6th grade Math
Many of us are engaging algebraic variables for the first time and learning how to solve an equation with one variable. Simultaneously we are exploring two-dimensional areas - drawing, cutting, and rearranging shapes on graph paper and whiteboards in an attempt to derive a formula. Students then have to test the formula to make sure that it works for all shapes in the given category - a triangle area formula, for example, can't just work for right triangles; it must also work for all acute and all obtuse triangles to count as an area formula for triangles. Soon we will get to practice our fraction operations again as we fold in shapes with fractional side lengths (rather than just whole number side lengths). Then we will wrap up the year with negative integers, a review of order of operations, and a detective search for foods that match our code-name values (that may or may not culminate in an unusual banquet).
7th grade Math
In 7th grade, we introduced taking a square root as the opposite operation to squaring a number. Students used a guess-and-check method and used a calculator to find the square root of a number. Next, students learned how to solve simple equations, including taking a square root. This makes them fully ready to study the Pythagorean Theorem and apply it. The Pythagorean Theorem will be introduced soon, and students will learn to verify that a triangle is a right triangle by checking if it fulfills the Pythagorean Theorem. They will then apply their knowledge about square roots and solving equations to solve for an unknown side in a right triangle when two of the sides are given. Next, students will solve various geometric and real-life problems that require the Pythagorean Theorem.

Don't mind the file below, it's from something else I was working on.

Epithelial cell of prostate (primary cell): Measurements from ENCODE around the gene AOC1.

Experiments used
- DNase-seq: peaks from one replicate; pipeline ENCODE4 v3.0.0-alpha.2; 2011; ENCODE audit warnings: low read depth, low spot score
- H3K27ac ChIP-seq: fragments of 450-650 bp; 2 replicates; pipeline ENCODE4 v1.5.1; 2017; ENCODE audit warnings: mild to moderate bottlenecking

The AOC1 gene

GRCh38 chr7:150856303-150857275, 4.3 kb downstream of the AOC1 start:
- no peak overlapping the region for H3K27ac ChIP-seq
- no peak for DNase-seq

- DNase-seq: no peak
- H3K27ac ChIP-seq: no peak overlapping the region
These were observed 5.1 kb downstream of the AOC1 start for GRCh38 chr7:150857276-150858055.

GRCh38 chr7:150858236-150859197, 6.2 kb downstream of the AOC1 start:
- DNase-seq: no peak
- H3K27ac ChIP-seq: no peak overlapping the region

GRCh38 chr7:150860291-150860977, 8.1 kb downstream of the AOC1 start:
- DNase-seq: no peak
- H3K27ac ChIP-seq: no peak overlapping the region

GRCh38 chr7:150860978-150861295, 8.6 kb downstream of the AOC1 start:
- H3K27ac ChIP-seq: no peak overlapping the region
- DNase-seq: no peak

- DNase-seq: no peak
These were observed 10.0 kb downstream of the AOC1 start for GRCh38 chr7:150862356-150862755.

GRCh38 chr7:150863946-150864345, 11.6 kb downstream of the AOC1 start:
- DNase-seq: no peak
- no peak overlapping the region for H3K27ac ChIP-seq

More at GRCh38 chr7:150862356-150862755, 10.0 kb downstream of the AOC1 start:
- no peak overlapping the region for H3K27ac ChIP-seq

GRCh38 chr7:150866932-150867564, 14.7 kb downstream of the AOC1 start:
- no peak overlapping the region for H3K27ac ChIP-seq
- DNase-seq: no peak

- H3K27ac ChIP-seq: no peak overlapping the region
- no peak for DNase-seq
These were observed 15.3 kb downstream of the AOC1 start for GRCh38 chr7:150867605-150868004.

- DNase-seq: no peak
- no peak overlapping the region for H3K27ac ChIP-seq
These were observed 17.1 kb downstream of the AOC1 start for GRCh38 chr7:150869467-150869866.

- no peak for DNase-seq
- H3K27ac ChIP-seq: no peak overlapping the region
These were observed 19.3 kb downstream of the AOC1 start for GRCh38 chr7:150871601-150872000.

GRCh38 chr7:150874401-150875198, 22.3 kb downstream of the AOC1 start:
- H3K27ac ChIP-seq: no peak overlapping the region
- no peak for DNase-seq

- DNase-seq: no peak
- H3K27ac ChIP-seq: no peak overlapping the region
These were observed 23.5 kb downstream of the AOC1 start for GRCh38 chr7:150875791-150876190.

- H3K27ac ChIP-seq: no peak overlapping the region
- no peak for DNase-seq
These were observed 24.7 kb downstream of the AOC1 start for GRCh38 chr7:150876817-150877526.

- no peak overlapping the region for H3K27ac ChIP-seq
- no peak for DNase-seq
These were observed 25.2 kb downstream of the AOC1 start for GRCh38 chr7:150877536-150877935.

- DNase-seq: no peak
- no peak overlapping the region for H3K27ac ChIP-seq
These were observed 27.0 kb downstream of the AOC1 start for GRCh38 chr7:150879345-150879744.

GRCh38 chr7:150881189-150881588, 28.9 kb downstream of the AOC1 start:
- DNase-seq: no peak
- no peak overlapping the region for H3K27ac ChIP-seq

8th grade Math
We have just completed the unit that I believe to be the most challenging (Exponential Functions), but don't let that comment downplay the obstacles ahead in the form of "factoring polynomials," graphing parabolas, and learning to use the quadratic formula. Those major algebraic milestones await us!
We will review fractional exponents as a class and do a group re-take on that section of Chapter 7, as it merits whole-class revisitation. If students plan to retake any other standards from this chapter or earlier in the semester, those plans should be made soon. Please ask the 8th grade mathematician in your family to show you their spreadsheet of "standard scores," a Google sheet entitled "[their name] Spring Standards," that was shared with them via email a few weeks ago. They may need assistance strategizing which retakes to prepare for and engage. Most successful re-takes involve a session reviewing with Scott during Lunch or Advisory Study Hall or Pi Eaters and then taking the re-take the following day after a bit more individual review and practice. Please call or email me if you are having trouble accessing that document or devising a plan of action. We only have a few weeks left to re-visit those topics and raise scores by providing evidence of understanding. (Hint: this is also a good way to prepare for high school math placement tests...)